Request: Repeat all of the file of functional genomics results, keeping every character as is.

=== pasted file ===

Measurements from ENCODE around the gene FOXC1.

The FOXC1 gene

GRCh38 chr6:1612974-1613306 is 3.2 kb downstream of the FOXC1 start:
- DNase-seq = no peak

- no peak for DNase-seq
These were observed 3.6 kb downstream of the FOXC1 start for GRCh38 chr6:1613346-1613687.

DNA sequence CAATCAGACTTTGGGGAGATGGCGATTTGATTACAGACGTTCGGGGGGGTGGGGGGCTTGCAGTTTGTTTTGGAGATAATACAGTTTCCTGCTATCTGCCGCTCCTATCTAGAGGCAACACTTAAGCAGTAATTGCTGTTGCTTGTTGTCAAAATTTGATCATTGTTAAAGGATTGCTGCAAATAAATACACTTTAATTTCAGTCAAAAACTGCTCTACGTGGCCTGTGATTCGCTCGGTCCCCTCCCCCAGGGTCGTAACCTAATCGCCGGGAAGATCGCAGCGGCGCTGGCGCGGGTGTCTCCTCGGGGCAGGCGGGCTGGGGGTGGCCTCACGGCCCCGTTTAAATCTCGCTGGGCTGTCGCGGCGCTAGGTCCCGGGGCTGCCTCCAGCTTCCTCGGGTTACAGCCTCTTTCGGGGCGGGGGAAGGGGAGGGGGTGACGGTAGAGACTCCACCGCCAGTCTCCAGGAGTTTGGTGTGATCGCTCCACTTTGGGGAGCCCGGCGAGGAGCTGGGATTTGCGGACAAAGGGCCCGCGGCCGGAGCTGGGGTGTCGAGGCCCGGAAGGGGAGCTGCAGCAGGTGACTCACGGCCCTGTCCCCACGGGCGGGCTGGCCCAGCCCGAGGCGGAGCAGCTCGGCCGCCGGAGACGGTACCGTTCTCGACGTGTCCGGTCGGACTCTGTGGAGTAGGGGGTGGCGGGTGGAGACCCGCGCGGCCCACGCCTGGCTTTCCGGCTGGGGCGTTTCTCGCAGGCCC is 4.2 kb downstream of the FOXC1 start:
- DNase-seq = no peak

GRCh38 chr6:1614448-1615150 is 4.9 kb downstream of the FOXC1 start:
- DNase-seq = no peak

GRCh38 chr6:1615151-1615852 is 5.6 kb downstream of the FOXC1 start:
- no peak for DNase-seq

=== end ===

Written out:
Measurements from ENCODE around the gene FOXC1.

The FOXC1 gene

GRCh38 chr6:1612974-1613306 is 3.2 kb downstream of the FOXC1 start:
- DNase-seq = no peak

- no peak for DNase-seq
These were observed 3.6 kb downstream of the FOXC1 start for GRCh38 chr6:1613346-1613687.

DNA sequence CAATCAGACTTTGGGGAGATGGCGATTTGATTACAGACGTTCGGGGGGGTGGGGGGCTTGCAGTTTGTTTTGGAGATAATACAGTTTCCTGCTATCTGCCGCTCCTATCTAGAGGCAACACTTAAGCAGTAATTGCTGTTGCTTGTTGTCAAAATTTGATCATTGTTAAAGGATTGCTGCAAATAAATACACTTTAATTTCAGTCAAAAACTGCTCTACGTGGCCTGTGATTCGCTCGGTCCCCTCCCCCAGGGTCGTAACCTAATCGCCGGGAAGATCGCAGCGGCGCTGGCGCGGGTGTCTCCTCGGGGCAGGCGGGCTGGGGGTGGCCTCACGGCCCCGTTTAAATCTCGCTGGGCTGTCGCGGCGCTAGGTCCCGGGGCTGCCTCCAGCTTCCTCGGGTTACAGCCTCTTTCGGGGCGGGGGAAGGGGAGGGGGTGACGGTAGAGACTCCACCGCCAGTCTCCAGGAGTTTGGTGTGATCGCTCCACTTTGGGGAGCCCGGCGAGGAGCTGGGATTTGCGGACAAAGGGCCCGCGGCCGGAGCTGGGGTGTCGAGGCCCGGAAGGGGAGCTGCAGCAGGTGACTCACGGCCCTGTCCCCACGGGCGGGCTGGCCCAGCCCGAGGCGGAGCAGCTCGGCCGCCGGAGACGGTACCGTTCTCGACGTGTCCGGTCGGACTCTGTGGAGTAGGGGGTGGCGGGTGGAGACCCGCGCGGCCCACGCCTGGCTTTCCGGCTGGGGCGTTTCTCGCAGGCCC is 4.2 kb downstream of the FOXC1 start:
- DNase-seq = no peak

GRCh38 chr6:1614448-1615150 is 4.9 kb downstream of the FOXC1 start:
- DNase-seq = no peak

GRCh38 chr6:1615151-1615852 is 5.6 kb downstream of the FOXC1 start:
- no peak for DNase-seq